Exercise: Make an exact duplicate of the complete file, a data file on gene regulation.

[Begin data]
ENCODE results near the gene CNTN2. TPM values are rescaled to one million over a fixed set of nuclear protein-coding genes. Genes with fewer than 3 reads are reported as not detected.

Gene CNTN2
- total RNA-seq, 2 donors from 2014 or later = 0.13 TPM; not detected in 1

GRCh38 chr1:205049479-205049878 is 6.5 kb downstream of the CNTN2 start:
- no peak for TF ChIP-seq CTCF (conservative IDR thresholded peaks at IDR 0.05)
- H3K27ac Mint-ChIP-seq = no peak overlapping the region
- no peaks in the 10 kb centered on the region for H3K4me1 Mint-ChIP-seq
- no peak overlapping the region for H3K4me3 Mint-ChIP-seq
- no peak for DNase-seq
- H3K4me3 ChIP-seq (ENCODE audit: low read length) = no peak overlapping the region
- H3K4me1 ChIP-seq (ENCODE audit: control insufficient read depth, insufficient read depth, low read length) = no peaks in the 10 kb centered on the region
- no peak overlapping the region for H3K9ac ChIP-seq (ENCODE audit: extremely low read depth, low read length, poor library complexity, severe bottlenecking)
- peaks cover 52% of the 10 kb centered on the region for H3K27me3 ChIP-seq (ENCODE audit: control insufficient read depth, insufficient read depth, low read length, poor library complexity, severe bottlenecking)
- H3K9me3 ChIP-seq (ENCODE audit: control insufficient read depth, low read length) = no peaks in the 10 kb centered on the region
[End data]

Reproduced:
ENCODE results near the gene CNTN2. TPM values are rescaled to one million over a fixed set of nuclear protein-coding genes. Genes with fewer than 3 reads are reported as not detected.

Gene CNTN2
- total RNA-seq, 2 donors from 2014 or later = 0.13 TPM; not detected in 1

GRCh38 chr1:205049479-205049878 is 6.5 kb downstream of the CNTN2 start:
- no peak for TF ChIP-seq CTCF (conservative IDR thresholded peaks at IDR 0.05)
- H3K27ac Mint-ChIP-seq = no peak overlapping the region
- no peaks in the 10 kb centered on the region for H3K4me1 Mint-ChIP-seq
- no peak overlapping the region for H3K4me3 Mint-ChIP-seq
- no peak for DNase-seq
- H3K4me3 ChIP-seq (ENCODE audit: low read length) = no peak overlapping the region
- H3K4me1 ChIP-seq (ENCODE audit: control insufficient read depth, insufficient read depth, low read length) = no peaks in the 10 kb centered on the region
- no peak overlapping the region for H3K9ac ChIP-seq (ENCODE audit: extremely low read depth, low read length, poor library complexity, severe bottlenecking)
- peaks cover 52% of the 10 kb centered on the region for H3K27me3 ChIP-seq (ENCODE audit: control insufficient read depth, insufficient read depth, low read length, poor library complexity, severe bottlenecking)
- H3K9me3 ChIP-seq (ENCODE audit: control insufficient read depth, low read length) = no peaks in the 10 kb centered on the region